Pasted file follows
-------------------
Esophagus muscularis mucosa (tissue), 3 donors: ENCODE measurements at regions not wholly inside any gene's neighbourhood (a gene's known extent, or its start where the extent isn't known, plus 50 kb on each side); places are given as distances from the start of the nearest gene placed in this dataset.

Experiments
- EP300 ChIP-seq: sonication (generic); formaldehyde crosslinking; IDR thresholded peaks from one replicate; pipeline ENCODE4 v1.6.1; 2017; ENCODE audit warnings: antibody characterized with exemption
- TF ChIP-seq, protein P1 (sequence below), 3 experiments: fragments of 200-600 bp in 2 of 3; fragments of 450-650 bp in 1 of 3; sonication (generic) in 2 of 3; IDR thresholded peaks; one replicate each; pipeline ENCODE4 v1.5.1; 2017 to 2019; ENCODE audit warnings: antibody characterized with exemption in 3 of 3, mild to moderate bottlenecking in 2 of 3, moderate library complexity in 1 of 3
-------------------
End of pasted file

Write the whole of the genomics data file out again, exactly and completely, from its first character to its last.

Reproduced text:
Esophagus muscularis mucosa (tissue), 3 donors: ENCODE measurements at regions not wholly inside any gene's neighbourhood (a gene's known extent, or its start where the extent isn't known, plus 50 kb on each side); places are given as distances from the start of the nearest gene placed in this dataset.

Experiments
- EP300 ChIP-seq: sonication (generic); formaldehyde crosslinking; IDR thresholded peaks from one replicate; pipeline ENCODE4 v1.6.1; 2017; ENCODE audit warnings: antibody characterized with exemption
- TF ChIP-seq, protein P1 (sequence below), 3 experiments: fragments of 200-600 bp in 2 of 3; fragments of 450-650 bp in 1 of 3; sonication (generic) in 2 of 3; IDR thresholded peaks; one replicate each; pipeline ENCODE4 v1.5.1; 2017 to 2019; ENCODE audit warnings: antibody characterized with exemption in 3 of 3, mild to moderate bottlenecking in 2 of 3, moderate library complexity in 1 of 3